On March 21, 2016, the Oklahoma Election Board announced the Libertarian Party is now an officially recognized party in Oklahoma. It had been 16 years since that was the case. In the years between, Oklahoma has had only two Presidential candidates and two parties available for Oklahoma voters. This is a horrible injustice to the people of Oklahoma.
This announcement was possible thanks in part to the work of Oklahomans for Ballot Access Reform a coalition of voters and candidates from all political ideologies with the common goal of expanding electoral freedom in Oklahoma. For 6 years, Zachary had taken a major leadership role in OBAR and lobbied tirelessly for reformation of Oklahoma’s ballot access laws. This culminated in a 2015 bill to lower the petition requirement to form a new party from 5% of the last vote cast to 3% of the last vote for Governor. This allowed the Libertarian party to successfully petition and gain recognition.
As a recognized party, the Libertarians will be able to run candidates for office with a Libertarian label next to their name as well as nominate a Presidential candidate in November, the first time in 16 years.
However, the work is not done. As a leader of the OBAR organization, Zachary continues to lobby for reformation of Oklahoma’s ballot access laws. This year, he is working to ensure that two important bills pass. SB896 will lower the vote test a recognized party must meet to retain access from the current 10% of the vote, one of the highest vote tests in the nation, to a more reasonable, but still high, 2.5% of the vote for President or Governor. SB1108 will remove the names of Presidential Electors from the ballot. That is not all that needs done. Zachary has authored a ballot access brief detailing many of the areas that Oklahoma needs reform.
Not all barriers to successful elections are at the state level, though. There are a number of federal laws that prevent valid competition and representation for voters in Oklahoma. Zachary will work to highlight those laws and reform them. For example, to better reflect the will and ideologies of the voters of the various states, Zachary proposes moving away from single member congressional districts and moving to a multi-member proportional district. Under this proposal, Oklahoma will have a single five-member district. Up to five candidates from each of the recognized parties, chosen in their respective primaries and any and all independents will appear on the November ballot and voters will choose up to five candidates they wish to vote for. When votes are tallied, the five candidates with the most votes, regardless of party affiliation, would be elected to represent Oklahoma in Congress. Under this proposal, gerrymandering will also be a thing of the past. Under this proposal, Oklahoma’s congressional delegation will more closely reflect the ideological makeup of Oklahoma’s voting population.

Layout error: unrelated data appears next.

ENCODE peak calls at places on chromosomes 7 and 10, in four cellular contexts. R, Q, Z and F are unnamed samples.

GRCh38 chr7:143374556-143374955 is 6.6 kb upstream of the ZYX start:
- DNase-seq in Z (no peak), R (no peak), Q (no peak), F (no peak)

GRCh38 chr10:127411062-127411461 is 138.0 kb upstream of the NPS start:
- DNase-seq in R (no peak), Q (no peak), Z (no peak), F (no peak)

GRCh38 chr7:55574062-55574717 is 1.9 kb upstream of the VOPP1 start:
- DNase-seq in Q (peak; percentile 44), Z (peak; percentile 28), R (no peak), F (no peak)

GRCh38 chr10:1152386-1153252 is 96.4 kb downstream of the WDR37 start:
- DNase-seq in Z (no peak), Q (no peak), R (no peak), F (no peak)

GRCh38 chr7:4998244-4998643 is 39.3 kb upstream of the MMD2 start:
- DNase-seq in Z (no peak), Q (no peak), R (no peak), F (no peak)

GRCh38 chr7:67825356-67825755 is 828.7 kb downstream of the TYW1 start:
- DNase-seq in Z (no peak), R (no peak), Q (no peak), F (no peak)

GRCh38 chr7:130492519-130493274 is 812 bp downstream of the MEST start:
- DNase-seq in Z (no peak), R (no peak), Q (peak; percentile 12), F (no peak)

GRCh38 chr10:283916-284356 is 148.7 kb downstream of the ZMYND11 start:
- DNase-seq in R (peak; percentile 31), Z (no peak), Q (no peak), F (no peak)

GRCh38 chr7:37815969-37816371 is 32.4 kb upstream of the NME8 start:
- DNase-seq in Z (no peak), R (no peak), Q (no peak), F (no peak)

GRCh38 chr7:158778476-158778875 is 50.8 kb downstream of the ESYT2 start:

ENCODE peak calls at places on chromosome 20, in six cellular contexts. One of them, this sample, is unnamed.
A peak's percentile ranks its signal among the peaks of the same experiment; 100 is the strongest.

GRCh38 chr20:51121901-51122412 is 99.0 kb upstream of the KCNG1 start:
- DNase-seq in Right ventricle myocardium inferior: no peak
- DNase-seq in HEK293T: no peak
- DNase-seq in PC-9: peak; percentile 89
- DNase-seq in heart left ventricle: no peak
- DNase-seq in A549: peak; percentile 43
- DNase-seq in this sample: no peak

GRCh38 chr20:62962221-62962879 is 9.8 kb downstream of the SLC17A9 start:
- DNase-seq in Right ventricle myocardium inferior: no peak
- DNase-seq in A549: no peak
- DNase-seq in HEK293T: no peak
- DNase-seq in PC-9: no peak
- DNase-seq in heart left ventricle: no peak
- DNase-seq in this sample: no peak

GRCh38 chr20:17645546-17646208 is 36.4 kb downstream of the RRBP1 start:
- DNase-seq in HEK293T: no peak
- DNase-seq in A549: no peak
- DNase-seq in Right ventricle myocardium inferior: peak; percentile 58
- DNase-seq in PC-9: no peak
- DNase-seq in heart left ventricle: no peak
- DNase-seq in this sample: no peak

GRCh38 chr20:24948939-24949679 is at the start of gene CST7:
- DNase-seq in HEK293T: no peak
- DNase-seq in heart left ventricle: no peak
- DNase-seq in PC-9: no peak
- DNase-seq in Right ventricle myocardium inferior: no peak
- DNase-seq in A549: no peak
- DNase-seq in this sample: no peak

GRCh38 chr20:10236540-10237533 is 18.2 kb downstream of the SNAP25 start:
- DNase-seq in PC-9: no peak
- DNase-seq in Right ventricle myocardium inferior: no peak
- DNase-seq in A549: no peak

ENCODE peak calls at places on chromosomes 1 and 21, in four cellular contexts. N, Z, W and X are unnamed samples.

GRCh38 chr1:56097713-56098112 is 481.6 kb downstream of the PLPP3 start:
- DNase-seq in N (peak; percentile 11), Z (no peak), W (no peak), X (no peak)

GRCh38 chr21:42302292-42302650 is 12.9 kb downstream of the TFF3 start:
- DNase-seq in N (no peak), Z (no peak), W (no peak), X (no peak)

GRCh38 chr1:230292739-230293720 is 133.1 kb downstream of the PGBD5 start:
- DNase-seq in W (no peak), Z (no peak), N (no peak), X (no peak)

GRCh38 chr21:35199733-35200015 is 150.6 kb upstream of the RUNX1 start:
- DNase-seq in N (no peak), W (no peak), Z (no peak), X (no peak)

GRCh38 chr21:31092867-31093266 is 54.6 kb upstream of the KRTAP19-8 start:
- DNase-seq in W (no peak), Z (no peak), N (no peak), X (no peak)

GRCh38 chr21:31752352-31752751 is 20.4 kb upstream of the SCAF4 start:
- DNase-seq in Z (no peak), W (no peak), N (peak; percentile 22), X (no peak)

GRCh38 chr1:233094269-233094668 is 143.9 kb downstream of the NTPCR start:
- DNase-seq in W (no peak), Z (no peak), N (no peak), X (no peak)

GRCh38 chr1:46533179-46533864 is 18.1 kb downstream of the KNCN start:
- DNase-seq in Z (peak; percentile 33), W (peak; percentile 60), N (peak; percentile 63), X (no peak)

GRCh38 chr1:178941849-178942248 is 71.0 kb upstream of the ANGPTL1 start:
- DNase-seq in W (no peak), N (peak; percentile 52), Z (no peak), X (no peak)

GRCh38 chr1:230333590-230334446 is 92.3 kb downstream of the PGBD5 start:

Another area that needs addressed is the Commission on Presidential Debates. For decades, this Republican and Democratic controlled organization has wielded too much power to control the presidential campaign narrative. Zachary proposes rules to reign in this power and mandate that all Presidential debates include all candidates on the ballot in enough states to theoretically win the majority of electoral college votes needed to win the election. If individual parties can hold successful primary debates with 10-12 people on the stage, the CPD can hold a debate with 4-5 people on stage.
Zachary will continue to work to expand election and voter freedom throughout Oklahoma and the US. By eliminating barriers for parties, candidates, and voters, we can build a better republic and a better nation for all people.
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